Hayat Zahra, originally from Pakistan, left her home in 2013 and traveled through multiple countries including Indonesia, Iran, Malaysia, Thailand and Bangladesh before finally finding asylum in the United States in 2016. Her inspiring story sheds light on the challenges faced by refugees and the profound impact they can have on their new communities.
Leaving her home country in 2013 with her brothers, Hayat was forced to leave her mother and youngest brother behind temporarily in search of better life and security. However, in 2019, her family was joyfully reunited when her mother and youngest brother were able to join them in Virginia.
Hayat vividly recalls her first encounter with the dedicated employees of Church World Service upon their arrival in the United States. CWS provided invaluable support and guidance to Hayat and her family, assisting them in navigating various aspects of their new lives, such as finding employment, enrolling in schools, and adapting to their unfamiliar surroundings.
During her time in the United States, Hayat noticed a lack of understanding among many Americans about the plight of refugees. She believes that it would be transformative if every American had the opportunity to meet a refugee and ask three simple yet profound questions: Why did they leave their home country? How did they manage to escape? What hardships did they encounter along the way? Hayat believes that such conversations would foster empathy, challenge stereotypes, and ultimately change perspectives.
Hayat acknowledges that the journey to truly being accepted as an American is an ongoing process. “Overcoming the label of being an ‘outsider’ requires time, understanding, and acceptance from the broader society,” she told us. Nevertheless, Hayat remains resilient and determined to contribute to her new home.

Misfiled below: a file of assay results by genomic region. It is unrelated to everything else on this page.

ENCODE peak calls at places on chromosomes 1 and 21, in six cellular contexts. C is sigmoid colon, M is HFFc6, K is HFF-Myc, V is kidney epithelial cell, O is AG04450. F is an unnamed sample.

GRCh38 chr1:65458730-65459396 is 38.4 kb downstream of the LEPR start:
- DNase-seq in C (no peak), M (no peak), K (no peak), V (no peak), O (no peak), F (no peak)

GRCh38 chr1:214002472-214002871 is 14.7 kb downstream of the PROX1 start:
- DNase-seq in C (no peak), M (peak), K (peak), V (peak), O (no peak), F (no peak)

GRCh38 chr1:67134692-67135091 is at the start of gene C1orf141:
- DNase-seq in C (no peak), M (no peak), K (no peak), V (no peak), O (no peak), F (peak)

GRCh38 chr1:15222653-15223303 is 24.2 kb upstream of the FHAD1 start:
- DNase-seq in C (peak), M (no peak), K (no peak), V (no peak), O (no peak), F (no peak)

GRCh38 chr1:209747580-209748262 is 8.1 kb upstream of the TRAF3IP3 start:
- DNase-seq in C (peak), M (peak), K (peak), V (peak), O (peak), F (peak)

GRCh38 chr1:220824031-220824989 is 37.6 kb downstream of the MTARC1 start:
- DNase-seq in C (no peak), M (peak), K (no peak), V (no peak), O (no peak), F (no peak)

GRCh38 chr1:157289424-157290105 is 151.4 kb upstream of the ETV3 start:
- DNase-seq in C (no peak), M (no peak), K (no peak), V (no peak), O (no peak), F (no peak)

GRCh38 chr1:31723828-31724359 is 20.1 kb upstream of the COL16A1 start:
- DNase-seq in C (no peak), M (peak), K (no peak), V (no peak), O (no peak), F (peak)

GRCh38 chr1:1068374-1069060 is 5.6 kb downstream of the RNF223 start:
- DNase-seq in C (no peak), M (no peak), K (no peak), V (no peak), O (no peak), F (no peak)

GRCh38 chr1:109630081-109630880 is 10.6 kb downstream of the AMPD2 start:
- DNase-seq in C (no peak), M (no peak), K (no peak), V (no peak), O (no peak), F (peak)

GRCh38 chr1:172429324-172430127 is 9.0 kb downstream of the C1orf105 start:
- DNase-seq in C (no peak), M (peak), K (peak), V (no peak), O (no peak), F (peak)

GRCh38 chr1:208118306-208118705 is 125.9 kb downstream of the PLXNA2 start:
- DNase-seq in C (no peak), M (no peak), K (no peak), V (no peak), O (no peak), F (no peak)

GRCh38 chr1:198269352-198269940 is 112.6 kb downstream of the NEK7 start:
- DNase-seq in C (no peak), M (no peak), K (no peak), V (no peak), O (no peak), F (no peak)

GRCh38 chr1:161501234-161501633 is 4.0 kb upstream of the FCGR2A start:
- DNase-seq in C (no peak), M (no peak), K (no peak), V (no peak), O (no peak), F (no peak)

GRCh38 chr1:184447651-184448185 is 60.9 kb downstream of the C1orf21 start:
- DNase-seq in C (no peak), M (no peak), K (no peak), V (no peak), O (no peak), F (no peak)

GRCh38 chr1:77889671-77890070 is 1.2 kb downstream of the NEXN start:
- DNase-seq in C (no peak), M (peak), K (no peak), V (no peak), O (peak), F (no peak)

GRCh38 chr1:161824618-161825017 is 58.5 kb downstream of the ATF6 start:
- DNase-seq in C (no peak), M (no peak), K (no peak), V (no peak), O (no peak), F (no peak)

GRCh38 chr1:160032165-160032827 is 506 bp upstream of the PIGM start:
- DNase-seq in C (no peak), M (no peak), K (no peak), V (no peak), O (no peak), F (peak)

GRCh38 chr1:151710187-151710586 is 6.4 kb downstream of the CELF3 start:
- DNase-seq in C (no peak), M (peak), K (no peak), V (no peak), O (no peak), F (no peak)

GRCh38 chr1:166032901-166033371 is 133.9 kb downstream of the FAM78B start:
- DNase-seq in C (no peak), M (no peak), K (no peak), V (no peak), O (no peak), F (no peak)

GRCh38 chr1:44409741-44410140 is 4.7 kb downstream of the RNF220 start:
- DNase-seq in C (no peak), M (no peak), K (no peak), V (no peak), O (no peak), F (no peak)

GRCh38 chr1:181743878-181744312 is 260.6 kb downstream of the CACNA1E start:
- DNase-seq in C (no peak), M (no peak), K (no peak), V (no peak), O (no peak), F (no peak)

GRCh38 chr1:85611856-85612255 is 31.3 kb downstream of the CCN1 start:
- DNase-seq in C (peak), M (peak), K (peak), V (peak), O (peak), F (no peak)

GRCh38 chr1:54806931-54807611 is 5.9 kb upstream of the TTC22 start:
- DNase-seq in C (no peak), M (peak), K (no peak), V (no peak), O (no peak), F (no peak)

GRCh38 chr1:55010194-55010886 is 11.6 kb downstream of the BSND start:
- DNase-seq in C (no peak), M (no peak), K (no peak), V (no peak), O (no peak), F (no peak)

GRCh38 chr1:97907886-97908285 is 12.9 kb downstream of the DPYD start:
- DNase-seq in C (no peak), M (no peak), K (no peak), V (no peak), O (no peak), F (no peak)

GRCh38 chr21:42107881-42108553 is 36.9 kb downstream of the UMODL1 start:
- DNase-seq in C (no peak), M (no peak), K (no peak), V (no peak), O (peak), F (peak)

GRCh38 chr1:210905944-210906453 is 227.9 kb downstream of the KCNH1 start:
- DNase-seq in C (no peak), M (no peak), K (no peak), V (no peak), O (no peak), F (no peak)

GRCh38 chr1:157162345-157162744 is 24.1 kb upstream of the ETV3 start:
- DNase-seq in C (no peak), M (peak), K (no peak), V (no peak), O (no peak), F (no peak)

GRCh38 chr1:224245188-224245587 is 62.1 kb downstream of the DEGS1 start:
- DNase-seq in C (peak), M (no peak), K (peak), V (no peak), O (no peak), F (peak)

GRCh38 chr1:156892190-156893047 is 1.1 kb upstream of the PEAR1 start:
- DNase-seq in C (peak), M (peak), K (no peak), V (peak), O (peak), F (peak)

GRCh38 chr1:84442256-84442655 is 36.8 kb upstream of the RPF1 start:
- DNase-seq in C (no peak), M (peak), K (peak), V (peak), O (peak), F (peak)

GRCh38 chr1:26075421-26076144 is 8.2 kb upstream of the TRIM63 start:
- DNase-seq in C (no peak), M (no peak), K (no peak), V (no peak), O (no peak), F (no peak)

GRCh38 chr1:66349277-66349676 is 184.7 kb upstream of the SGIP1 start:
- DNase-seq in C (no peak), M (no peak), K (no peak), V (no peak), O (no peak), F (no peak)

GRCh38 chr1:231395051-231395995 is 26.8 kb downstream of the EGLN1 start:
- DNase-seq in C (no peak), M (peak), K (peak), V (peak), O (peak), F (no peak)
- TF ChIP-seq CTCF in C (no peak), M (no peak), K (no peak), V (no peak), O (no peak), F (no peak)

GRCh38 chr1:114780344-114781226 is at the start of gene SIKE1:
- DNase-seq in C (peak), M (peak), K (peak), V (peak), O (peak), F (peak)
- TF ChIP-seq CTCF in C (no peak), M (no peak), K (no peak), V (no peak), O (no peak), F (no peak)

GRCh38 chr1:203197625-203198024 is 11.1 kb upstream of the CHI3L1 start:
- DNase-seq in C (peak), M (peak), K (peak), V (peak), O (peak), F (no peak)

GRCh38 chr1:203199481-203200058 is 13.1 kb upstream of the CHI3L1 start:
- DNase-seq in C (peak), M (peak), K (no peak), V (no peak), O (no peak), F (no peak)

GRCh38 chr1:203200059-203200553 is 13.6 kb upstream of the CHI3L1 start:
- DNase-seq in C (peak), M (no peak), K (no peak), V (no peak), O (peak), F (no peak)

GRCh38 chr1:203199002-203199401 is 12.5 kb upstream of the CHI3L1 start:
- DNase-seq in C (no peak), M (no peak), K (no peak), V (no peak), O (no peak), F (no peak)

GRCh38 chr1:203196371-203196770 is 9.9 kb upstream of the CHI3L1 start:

Currently, Hayat works as Reception and Placement case manager at CWS Harrisonburg, where she is an educator for refugees, playing a pivotal role in helping them navigate their new lives. She derives immense satisfaction from explaining the intricacies of their new environment to her clients, many of whom are unfamiliar with the customs, practices, and opportunities available to them. Working closely with her clients for a period of ninety days, Hayat guides them through the challenges they face and empowers them to embrace their new lives.
Hayat’s journey within the field of refugee support has been a remarkable one. Starting as a volunteer, she quickly rose to become an associate case manager, and has recently been promoted to a full-time caseworker at CWS Harrisonburg, Virginia. Her dedication and passion for serving others have driven her to excel in her role, supporting individuals from diverse backgrounds and circumstances.
The clients Hayat serves come from various cultural backgrounds, each with their unique traditions, attire, and food preferences. Interacting with families from Africa has particularly broadened her understanding and appreciation for the rich diversity that exists within the refugee community. Hayat expresses her gratitude for being the person who gets to meet and assist these remarkable individuals, each with their own compelling story.
She begins each day by checking her emails and messages, ensuring she stays up to date with any new developments or requests. Her work phone remains a constant companion, enabling her to respond to her clients’ needs. Spending a significant portion of her day communicating with clients, Hayat sends reminders about their appointments, provides guidance, and offers a listening ear to their concerns.
At the end of a productive workday, Hayat takes a moment to reflect on her accomplishments and ensure that she has attended to all the necessary tasks. Prioritizing the needs of her clients above all else, she finds fulfillment in making a positive impact on their lives and helping them build a better future.